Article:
Thermal and Statistical Physics

Lecture 17: Introduction to Phase Transitions

Aug. 20, 2006

We finish discussing chemical reactions, including how fast they progress, and what a catalyst can do for you. Then we begin a new topic: phases of matter and phase transitions between them. You've heard of solid, liquid, and gas, but did you know about the other phases of matter? Other phases include liquid crystals (of which there are many types). Also, electrons inside of a solid have their own phase transitions.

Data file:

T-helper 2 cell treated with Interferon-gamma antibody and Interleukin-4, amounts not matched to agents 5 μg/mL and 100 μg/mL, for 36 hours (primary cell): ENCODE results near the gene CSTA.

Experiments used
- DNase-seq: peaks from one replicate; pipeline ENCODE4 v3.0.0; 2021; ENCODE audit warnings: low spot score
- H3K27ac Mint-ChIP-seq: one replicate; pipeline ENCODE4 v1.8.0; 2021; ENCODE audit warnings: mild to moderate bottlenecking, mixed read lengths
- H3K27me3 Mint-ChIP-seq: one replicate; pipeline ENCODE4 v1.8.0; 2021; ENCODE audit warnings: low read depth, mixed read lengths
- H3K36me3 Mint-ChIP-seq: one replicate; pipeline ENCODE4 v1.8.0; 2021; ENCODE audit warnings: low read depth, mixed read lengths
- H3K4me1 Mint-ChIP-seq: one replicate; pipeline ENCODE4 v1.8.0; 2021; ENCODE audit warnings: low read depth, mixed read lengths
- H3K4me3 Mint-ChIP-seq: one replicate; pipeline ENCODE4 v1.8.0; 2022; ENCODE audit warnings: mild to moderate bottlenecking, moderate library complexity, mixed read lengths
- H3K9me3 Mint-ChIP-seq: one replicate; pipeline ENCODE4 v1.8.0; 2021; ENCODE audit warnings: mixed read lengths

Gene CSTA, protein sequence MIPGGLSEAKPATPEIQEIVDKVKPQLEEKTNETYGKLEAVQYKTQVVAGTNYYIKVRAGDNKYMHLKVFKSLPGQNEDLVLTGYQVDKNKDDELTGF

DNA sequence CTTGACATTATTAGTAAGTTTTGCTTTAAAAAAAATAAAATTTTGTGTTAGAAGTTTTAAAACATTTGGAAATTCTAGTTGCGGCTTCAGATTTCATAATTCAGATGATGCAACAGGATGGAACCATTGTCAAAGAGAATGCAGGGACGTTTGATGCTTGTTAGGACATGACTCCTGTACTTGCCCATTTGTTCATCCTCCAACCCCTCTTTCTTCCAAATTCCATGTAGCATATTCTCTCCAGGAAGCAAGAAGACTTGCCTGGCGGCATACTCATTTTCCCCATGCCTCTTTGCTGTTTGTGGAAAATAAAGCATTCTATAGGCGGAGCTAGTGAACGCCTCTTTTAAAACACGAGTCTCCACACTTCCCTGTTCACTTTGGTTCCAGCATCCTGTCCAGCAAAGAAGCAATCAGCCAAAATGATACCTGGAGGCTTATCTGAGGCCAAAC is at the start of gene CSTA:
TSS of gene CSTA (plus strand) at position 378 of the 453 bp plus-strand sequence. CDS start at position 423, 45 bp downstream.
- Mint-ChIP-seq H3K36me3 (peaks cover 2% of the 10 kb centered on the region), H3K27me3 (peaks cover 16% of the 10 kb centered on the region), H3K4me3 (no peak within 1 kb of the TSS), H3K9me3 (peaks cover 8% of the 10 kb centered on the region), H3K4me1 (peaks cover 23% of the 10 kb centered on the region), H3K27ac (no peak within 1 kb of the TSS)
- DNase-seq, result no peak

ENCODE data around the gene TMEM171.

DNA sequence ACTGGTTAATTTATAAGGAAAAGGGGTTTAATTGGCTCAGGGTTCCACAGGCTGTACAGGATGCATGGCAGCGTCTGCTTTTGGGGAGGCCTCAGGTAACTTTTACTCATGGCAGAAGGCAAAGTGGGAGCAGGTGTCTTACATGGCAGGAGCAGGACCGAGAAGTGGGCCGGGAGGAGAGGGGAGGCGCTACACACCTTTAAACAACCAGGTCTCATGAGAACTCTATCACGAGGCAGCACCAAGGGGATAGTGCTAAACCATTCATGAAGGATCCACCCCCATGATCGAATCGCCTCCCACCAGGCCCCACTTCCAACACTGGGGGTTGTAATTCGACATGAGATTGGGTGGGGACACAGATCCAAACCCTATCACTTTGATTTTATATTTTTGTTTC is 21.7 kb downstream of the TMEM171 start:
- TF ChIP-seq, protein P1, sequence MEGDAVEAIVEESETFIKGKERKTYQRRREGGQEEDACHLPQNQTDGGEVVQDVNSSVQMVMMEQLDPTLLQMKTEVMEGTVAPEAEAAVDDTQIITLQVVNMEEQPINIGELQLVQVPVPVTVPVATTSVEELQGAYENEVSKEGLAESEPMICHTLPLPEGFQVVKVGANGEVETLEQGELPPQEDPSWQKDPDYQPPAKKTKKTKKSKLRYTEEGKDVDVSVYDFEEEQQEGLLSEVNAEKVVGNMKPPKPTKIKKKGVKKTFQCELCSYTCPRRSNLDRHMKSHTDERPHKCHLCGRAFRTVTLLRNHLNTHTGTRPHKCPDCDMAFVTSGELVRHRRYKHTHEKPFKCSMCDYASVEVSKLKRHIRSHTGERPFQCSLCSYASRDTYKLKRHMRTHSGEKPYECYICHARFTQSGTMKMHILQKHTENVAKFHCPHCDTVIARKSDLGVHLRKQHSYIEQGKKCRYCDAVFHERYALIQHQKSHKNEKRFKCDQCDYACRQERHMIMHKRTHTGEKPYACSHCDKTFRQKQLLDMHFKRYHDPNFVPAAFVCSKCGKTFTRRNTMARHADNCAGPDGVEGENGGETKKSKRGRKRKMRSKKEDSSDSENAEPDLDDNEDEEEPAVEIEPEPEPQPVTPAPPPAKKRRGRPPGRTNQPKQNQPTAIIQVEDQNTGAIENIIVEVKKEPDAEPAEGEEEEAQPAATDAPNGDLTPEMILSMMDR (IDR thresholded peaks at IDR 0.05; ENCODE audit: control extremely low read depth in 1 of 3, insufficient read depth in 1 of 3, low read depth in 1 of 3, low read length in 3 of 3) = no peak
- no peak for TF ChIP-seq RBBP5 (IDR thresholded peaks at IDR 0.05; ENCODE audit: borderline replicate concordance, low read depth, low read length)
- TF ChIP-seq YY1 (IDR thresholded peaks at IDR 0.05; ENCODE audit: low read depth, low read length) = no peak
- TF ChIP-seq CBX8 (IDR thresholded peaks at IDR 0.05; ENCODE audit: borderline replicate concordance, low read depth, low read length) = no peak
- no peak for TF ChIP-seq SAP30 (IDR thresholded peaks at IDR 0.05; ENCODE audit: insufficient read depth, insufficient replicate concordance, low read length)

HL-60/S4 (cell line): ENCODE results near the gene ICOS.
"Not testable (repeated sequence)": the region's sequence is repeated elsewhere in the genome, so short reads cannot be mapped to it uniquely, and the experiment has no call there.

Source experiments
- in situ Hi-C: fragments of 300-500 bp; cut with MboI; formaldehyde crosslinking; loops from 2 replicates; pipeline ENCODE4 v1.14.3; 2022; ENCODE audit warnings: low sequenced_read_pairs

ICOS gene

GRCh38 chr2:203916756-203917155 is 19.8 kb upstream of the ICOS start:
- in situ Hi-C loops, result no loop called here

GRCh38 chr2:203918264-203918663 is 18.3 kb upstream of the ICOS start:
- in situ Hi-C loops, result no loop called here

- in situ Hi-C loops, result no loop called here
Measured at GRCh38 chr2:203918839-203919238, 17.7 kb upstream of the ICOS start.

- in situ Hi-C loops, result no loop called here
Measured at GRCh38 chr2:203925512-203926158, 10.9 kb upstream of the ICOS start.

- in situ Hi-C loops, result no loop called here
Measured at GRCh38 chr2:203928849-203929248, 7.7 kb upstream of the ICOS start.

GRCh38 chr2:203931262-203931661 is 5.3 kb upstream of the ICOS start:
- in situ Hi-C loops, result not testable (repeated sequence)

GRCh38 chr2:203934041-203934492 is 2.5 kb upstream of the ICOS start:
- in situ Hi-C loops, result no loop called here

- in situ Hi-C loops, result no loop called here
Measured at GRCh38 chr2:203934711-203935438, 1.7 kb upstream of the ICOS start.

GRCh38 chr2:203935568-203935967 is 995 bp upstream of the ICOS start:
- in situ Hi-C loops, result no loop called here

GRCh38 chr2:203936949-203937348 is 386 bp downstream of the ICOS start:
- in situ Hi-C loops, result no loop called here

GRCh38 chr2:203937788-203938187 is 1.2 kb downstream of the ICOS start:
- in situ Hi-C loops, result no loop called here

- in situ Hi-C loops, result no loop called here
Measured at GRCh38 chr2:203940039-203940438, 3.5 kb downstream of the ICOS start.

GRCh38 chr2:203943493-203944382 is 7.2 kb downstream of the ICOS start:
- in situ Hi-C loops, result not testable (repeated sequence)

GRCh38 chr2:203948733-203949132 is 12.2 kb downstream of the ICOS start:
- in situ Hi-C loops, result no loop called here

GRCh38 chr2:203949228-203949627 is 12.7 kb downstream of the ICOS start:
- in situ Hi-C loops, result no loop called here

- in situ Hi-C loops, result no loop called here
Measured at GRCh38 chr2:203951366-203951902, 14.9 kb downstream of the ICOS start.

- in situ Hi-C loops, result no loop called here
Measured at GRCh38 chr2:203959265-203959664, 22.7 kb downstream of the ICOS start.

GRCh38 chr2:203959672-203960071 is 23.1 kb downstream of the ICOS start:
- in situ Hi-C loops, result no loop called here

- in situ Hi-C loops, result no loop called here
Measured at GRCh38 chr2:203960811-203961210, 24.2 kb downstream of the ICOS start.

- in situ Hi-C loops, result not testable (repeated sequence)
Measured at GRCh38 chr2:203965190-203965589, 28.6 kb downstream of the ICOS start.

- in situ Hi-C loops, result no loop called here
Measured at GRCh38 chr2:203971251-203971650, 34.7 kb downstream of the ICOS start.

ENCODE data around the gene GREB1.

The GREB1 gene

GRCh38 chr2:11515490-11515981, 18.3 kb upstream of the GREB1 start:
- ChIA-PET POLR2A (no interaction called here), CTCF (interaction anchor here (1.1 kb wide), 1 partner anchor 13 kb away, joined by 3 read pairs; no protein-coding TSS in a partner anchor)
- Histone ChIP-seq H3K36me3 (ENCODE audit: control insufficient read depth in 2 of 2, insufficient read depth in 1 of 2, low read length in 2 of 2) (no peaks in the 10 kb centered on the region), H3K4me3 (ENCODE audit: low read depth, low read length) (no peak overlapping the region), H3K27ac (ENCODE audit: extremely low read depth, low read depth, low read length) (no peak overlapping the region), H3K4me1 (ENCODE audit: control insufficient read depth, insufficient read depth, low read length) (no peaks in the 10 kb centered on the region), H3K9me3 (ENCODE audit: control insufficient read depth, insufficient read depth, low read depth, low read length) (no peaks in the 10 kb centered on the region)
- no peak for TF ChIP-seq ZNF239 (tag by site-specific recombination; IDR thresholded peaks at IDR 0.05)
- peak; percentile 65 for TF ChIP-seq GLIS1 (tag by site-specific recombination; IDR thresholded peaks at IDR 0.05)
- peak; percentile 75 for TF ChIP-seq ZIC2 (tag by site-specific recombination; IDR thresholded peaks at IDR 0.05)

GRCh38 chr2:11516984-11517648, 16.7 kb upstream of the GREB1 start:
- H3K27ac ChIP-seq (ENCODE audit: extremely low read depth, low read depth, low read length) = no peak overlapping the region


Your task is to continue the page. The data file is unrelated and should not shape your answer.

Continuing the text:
For example, metals carry current when the electrons inside flow -- that's a liquid phase of electrons. Refrigerator magnets are in a different electronic phase -- there, electrons execute tiny current loops around individual atoms, forming nanosize magnets. When they all align, the phase is called a "ferromagnet", and can be used to post notes to your refrigerator. We also discuss how you can go from liquid to gas and never encounter a phase transition! This is because liquid and gas aren't all that different to begin with. Class discussions: liquid crystal screens, melting snow, and what you really see when water boils.

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